W3C home > Mailing lists > Public > public-respimg@w3.org > November 2014

Re: Informing the browser of the expected size of the image

From: Simon Miles-Taylor <smilestaylor@gmail.com>
Date: Wed, 5 Nov 2014 10:18:11 +0000
Message-ID: <CAGeVLLMnuPDOLQo9Ex7gdr4v+gA30j4EBN+s-XxZ0oijQp9QHQ@mail.gmail.com>
To: Ilya Grigorik <igrigorik@google.com>, public-respimg@w3.org
Hi IIya,

I understand the geometry issues, I have 20,000 images.  My point is that,
quite understandably, the time to render text is minimal whilst the time to
render an image is significant.  Unless you "reserve" space for the image
the rendering process does not know how much space to allocate for the
image and will re-position the text once the geometry has been
established.  With an undetermined aspect the text will be pushed out of
the way to accommodate the image.

So if you images have a variable geometry, I create a container larger than
the maximum aspect and center and vertically align the image within that
container and a separate container for the text.  This way the text can be
rendered independently without any knowledge of the true dimensions of each
image as the image will always fit its dedicated image container.

Yes I understand the concept of reading the header to ascertain the
geometry, I already use this to store the image aspects for each of the
images using a database program which is then uplifted to the web.

The delay in rendering images is totally understandable, enabling rendering
engines to be able to position text and images can be acheived if you
construct the page allowing a distinct space for images and a seperate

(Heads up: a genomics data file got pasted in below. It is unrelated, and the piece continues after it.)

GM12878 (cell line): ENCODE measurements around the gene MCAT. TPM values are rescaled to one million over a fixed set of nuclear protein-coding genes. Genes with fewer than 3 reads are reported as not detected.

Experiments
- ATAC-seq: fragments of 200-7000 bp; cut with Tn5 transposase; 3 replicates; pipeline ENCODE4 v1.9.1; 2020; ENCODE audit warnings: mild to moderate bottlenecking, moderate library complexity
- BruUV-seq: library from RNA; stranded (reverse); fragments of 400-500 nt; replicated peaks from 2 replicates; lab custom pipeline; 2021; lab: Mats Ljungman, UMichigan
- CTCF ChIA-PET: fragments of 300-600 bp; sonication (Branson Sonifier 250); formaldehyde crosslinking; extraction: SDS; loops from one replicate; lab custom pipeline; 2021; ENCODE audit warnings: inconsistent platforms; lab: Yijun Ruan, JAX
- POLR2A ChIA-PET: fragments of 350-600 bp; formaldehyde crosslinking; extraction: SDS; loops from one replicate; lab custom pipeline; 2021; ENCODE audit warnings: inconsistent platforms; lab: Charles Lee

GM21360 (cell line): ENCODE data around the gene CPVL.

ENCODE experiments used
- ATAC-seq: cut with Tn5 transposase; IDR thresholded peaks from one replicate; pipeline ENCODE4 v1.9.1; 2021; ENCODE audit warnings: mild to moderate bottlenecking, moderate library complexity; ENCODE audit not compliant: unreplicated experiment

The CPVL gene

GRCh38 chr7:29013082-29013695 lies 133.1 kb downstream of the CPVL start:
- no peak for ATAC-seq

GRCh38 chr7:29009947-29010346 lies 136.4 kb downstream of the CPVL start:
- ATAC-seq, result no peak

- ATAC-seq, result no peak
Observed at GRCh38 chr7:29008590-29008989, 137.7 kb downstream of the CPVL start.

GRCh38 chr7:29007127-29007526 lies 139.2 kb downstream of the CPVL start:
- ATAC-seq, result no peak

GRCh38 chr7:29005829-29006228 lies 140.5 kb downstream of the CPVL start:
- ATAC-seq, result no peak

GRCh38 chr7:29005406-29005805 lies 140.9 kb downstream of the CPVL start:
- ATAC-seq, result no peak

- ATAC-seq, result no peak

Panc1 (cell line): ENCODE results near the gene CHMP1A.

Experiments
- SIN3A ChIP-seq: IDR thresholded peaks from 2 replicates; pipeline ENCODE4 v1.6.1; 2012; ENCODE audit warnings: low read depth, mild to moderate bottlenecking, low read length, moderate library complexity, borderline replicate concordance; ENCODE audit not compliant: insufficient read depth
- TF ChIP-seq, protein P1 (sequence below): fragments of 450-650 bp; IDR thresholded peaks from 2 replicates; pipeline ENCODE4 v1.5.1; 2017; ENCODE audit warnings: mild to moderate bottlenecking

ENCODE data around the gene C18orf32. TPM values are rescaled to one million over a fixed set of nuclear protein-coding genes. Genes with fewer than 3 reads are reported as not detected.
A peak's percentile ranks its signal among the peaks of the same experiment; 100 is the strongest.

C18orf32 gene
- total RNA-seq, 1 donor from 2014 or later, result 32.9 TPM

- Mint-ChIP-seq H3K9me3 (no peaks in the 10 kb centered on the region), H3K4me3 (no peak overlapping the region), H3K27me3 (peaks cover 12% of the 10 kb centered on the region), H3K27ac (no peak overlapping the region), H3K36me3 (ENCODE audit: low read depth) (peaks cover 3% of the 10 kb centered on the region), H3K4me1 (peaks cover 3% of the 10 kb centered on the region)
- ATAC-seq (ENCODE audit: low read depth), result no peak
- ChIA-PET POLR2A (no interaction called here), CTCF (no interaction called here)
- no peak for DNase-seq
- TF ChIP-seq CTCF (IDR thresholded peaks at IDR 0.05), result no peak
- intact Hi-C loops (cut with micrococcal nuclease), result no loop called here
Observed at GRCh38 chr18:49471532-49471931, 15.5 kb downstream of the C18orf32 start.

space for the text underneath the image container.


On 5 November 2014 00:48, Ilya Grigorik <igrigorik@google.com> wrote:

> Simon, I'm not sure I follow.. I think what you're describing is
> orthogonal to what Kornel and I are saying.
> With HTTP/2 the server can send the first KB (or whatever amount) of the
> image to allow the browser to decode the image header and get the geometry
> of the image much earlier.. which minimizes reflows during initial page
> load (which is awesome).
> ig
> On Wed, Nov 5, 2014 at 9:01 AM, Simon Miles-Taylor <smilestaylor@gmail.com
> > wrote:
>> IIya,
>> The trick with images is to put them in a Div and the text underneath
>> that way the browser can place the text underneath and deposit the image
>> into a "container" above.
>> If you put a Null image preceding the real image with Height of 100% and
>> Width of 0 and use vertical align on both images you will get vertical
>> alignment.
>> I cheat I have VB code that collects and stores the image attributes.
>> Simon
>> On 4 November 2014 22:14, Ilya Grigorik <igrigorik@google.com> wrote:
>>> On Fri, Oct 31, 2014 at 10:38 AM, Kornel <pornel@pornel.net> wrote:
>>>> > On 27 Oct 2014, at 17:03, steve@steveclaflin.com wrote:
>>>> >
>>>> > Now, in particular, when we could have images with different aspect
>>>> ratios, it seems like the browser wouldn't know until it downloads one what
>>>> the aspect ratio is.  And we might end up with a very jumpy page.
>>>> For this I'm rooting for "smart" HTTP/2 servers that can push all image
>>>> file headers (that contain image dimensions) to the client very early, and
>>>> resume sending of the rest of the image data only after other assets have
>>>> been sent. In theory HTTP/2 allows servers to do this automatically with
>>>> very little overhead and it would "just work" without need for any extra
>>>> markup.
>>>> Of course, we're not there yet. I feel your pain, interaction between
>>>> image height and max-width is really annoying.
>>> s/we're not there yet/we'll be there in few weeks time/
>>> Chrome 39 is shipping http/2 in stable, so is FF 35. Meaning, in a few
>>> weeks time we'll have a significant fraction of users running HTTP/2
>>> capable browsers... and we can start experimenting with above server
>>> implementations.
>>> ig
Received on Wednesday, 5 November 2014 10:18:39 UTC

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